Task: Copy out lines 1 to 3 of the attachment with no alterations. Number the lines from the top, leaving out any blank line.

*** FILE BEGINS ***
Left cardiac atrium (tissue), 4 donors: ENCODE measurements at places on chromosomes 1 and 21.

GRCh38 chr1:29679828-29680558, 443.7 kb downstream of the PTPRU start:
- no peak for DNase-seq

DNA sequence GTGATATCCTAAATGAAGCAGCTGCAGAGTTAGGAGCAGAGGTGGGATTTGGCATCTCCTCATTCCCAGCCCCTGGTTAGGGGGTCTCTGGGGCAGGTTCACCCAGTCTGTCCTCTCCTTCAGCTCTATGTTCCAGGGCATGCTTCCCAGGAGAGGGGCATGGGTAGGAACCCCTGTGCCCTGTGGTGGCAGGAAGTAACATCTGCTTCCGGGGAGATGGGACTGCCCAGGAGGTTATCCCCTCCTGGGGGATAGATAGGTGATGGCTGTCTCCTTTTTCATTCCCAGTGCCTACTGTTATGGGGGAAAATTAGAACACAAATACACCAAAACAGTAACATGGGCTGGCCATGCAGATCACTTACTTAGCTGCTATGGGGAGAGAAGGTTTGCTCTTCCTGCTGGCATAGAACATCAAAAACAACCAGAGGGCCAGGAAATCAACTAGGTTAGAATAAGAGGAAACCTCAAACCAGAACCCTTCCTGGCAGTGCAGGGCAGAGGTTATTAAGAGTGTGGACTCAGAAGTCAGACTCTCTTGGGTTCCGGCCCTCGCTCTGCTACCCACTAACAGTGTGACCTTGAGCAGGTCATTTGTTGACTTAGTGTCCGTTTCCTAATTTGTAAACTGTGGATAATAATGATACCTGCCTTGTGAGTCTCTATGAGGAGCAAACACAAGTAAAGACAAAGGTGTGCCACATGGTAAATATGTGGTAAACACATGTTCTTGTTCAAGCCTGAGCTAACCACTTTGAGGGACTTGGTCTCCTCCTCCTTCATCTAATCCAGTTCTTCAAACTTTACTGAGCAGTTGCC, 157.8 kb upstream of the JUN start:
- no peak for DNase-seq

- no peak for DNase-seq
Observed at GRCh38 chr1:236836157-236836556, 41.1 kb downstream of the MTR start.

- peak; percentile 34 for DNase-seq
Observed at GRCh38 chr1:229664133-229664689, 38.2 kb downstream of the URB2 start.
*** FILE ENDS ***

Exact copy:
Left cardiac atrium (tissue), 4 donors: ENCODE measurements at places on chromosomes 1 and 21.

GRCh38 chr1:29679828-29680558, 443.7 kb downstream of the PTPRU start:
- no peak for DNase-seq